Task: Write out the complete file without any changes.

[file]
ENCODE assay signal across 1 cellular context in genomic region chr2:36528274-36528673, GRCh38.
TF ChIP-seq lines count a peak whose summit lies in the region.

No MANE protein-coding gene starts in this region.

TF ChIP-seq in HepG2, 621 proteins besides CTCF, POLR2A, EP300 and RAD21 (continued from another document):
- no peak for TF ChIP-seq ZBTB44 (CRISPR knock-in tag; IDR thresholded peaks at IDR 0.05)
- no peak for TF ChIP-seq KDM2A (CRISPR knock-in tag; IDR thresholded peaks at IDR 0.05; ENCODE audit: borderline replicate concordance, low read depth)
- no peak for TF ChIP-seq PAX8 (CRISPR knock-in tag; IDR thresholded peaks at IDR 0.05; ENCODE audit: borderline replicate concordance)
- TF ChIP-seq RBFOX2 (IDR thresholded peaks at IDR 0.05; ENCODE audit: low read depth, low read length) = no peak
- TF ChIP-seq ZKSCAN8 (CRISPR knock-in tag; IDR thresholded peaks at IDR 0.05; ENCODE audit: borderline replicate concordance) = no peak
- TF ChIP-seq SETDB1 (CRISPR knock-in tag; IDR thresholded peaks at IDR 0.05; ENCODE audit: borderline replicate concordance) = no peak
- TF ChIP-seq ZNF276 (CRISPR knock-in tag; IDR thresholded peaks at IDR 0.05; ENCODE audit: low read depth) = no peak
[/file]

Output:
ENCODE assay signal across 1 cellular context in genomic region chr2:36528274-36528673, GRCh38.
TF ChIP-seq lines count a peak whose summit lies in the region.

No MANE protein-coding gene starts in this region.

TF ChIP-seq in HepG2, 621 proteins besides CTCF, POLR2A, EP300 and RAD21 (continued from another document):
- no peak for TF ChIP-seq ZBTB44 (CRISPR knock-in tag; IDR thresholded peaks at IDR 0.05)
- no peak for TF ChIP-seq KDM2A (CRISPR knock-in tag; IDR thresholded peaks at IDR 0.05; ENCODE audit: borderline replicate concordance, low read depth)
- no peak for TF ChIP-seq PAX8 (CRISPR knock-in tag; IDR thresholded peaks at IDR 0.05; ENCODE audit: borderline replicate concordance)
- TF ChIP-seq RBFOX2 (IDR thresholded peaks at IDR 0.05; ENCODE audit: low read depth, low read length) = no peak
- TF ChIP-seq ZKSCAN8 (CRISPR knock-in tag; IDR thresholded peaks at IDR 0.05; ENCODE audit: borderline replicate concordance) = no peak
- TF ChIP-seq SETDB1 (CRISPR knock-in tag; IDR thresholded peaks at IDR 0.05; ENCODE audit: borderline replicate concordance) = no peak
- TF ChIP-seq ZNF276 (CRISPR knock-in tag; IDR thresholded peaks at IDR 0.05; ENCODE audit: low read depth) = no peak